Dan Golden


Dan Golden

Michael Wilson is a London-born, Brooklyn-based critic, curator, editor, and artist who holds masters degrees from the University of Ulster at Belfast and the Royal College of Art, London. He is the author of How to Read Contemporary Art: Experiencing the Art of the 21st Century (Abrams, 2013), and has written for publications including Art Monthly, Art in America, Artforum, frieze, and Modern Painters, as well as for numerous exhibition catalogues. He also penned the introduction to Contemporary Art in North America (London: Black Dog, 2011). Wilson is the organizer of exhibitions including “How to Read a Book” (Locust Projects, Miami, 2010) and “Written by Snakes” (Churner & Churner, New York, 2012), and is currently Editor, Guggenheim UBS MAP Global Art Initiative, at the Solomon R. Guggenheim Museum, New York. 

In your book HOW TO READ CONTEMPORARY ART: EXPERIENCING THE ART OF THE 21ST CENTURY(ABRAMS, 2013) you did a great job profiling a wide swath of artists working across media and subject matter. Are there any artists that have come on your radar since it was published that you would want to include in a revised or future edition?

For reasons of space, the book was limited from the get-go to 175 artists, which may sound a lot but really isn't if one is trying to think internationally. In making that selection, I aimed to include those who are not so senior or static in their practice as to be considered modern or contemporary "masters," focusing instead on those who had not only made a key contribution over the past two decades, but who were continuing to do so. As you suggest, I tried to introduce a wide range of individuals and practices to give the general reader a basis on which to approach the field in general, and to convey something of its energy and excitement. While researching and writing the book, I maintained an ever-shifting list of potential inclusions, and there were many others who could easily have made it in. It would be misleading to suggest that personal taste and how I felt on a given day didn't play their parts. I tried to maintain a fairly equal male-female balance. If I were to produce a revised edition, I'd put more emphasis on a global spread. In my current job at the Guggenheim UBS MAP Global Art Initiative, I've been introduced to some fascinating artists from South and Southeast Asia, Latin America, and the Middle East and North Africa that I'd certainly consider including. And without losing the book's overall focus, I might also try to shoehorn a few more filmmakers, musicians, and perhaps even a curator or two into the mix. As much as we hear about the latter within the art world, there's still a very limited understanding in the wider world of what they do and how they differ from one another.

Are there specific galleries that you consistently return to because of their program/artists (and assuming yes, what is it about the program and/or artists do you respond to)?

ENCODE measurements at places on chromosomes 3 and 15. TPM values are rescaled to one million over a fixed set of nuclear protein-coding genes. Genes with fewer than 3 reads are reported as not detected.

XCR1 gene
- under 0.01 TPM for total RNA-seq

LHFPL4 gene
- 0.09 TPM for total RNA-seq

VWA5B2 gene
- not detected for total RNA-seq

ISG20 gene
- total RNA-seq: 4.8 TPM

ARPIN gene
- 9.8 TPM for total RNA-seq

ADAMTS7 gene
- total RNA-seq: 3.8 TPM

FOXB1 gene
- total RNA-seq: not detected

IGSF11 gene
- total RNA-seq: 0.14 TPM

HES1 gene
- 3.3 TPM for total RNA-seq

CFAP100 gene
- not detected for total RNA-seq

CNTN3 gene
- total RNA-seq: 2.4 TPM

In New York, there are certain major commercial galleries--the Gagosians and the Zwirners--that are unavoidable because of their unmatched ability to produce ambitious projects by major artists, but I can't help but have a greater admiration for those who work to break new ground while operating on a smaller budget, and who have a discernible aesthetic of their own. Lisa Cooley, for example, is a gallery I've admired since its inception and have been pleased to see grow while continuing to support its stable. Of the not-for-profits, White Columns continues to do sterling work, especially in bringing new attention to outsider artists. I'd also point to the Artists' Institute, a project run by Jenny Jaskey in partnership with Hunter College that dedicates six-month seasons to single artists. Beyond the art world, I love anthropological museums like Pitt Rivers Museum in Oxford and the Museum of Archaeology and Anthropology in Cambridge, as well as oddball mini-museums like the City Reliquary and the Morbid Anatomy Museum, both in Brooklyn.

Is there a project you are working on right now that you can share? 

Right now I'm working on a book about contemporary art for children aged roughly 7-11. It's surprising to me that so few attempts have been made to introduce new art to kids, given how accessible much of it is. There's a whole playground of recent work out there, but the available literature for young people drops off pretty steeply after Warhol.

Can you compile a short list of shows up right now (or upcoming) that you consider must-sees? 

I'm looking forward to Goshka Macuga at the New Museum and Ed Atkins at the Kitchen. And the imminent new season at Mmuseumm in TriBeCa should be good. 

Photo: Jude Broughan